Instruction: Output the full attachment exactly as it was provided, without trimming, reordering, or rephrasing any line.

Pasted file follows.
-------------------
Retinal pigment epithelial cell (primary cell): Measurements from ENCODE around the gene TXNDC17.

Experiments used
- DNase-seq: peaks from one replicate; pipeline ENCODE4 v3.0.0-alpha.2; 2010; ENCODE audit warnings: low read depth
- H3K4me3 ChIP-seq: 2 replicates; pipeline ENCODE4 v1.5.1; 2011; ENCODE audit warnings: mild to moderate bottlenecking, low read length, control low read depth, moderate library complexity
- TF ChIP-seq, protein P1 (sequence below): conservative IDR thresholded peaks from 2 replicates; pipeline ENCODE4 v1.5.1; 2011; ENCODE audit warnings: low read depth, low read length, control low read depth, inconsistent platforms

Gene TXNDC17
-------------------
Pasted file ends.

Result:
Retinal pigment epithelial cell (primary cell): Measurements from ENCODE around the gene TXNDC17.

Experiments used
- DNase-seq: peaks from one replicate; pipeline ENCODE4 v3.0.0-alpha.2; 2010; ENCODE audit warnings: low read depth
- H3K4me3 ChIP-seq: 2 replicates; pipeline ENCODE4 v1.5.1; 2011; ENCODE audit warnings: mild to moderate bottlenecking, low read length, control low read depth, moderate library complexity
- TF ChIP-seq, protein P1 (sequence below): conservative IDR thresholded peaks from 2 replicates; pipeline ENCODE4 v1.5.1; 2011; ENCODE audit warnings: low read depth, low read length, control low read depth, inconsistent platforms

Gene TXNDC17